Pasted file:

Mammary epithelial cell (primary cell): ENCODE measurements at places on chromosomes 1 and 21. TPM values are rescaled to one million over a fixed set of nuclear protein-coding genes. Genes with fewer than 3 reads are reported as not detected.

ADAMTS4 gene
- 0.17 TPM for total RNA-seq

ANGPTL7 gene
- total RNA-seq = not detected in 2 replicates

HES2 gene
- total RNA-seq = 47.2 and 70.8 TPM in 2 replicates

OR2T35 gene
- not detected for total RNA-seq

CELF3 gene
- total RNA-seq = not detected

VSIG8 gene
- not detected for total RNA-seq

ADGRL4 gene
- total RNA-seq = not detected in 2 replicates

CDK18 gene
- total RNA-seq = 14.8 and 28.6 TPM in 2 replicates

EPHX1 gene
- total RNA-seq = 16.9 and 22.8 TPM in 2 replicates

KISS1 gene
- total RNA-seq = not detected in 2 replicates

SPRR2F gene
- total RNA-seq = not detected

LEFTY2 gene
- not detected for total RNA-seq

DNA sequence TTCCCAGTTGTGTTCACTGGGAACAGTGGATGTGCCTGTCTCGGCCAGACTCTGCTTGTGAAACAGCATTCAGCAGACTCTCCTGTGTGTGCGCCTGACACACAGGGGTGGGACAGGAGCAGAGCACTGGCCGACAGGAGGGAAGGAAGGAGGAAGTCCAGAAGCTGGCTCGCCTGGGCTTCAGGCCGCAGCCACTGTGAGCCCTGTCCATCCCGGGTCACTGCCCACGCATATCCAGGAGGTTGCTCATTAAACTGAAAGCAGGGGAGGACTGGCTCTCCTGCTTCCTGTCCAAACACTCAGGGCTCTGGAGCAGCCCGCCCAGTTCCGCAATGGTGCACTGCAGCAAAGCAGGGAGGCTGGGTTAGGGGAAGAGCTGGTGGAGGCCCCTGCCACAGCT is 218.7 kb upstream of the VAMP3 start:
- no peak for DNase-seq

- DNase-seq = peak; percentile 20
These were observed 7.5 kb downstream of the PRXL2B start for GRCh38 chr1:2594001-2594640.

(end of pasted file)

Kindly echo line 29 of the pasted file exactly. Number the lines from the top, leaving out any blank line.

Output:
These were observed 7.5 kb downstream of the PRXL2B start for GRCh38 chr1:2594001-2594640.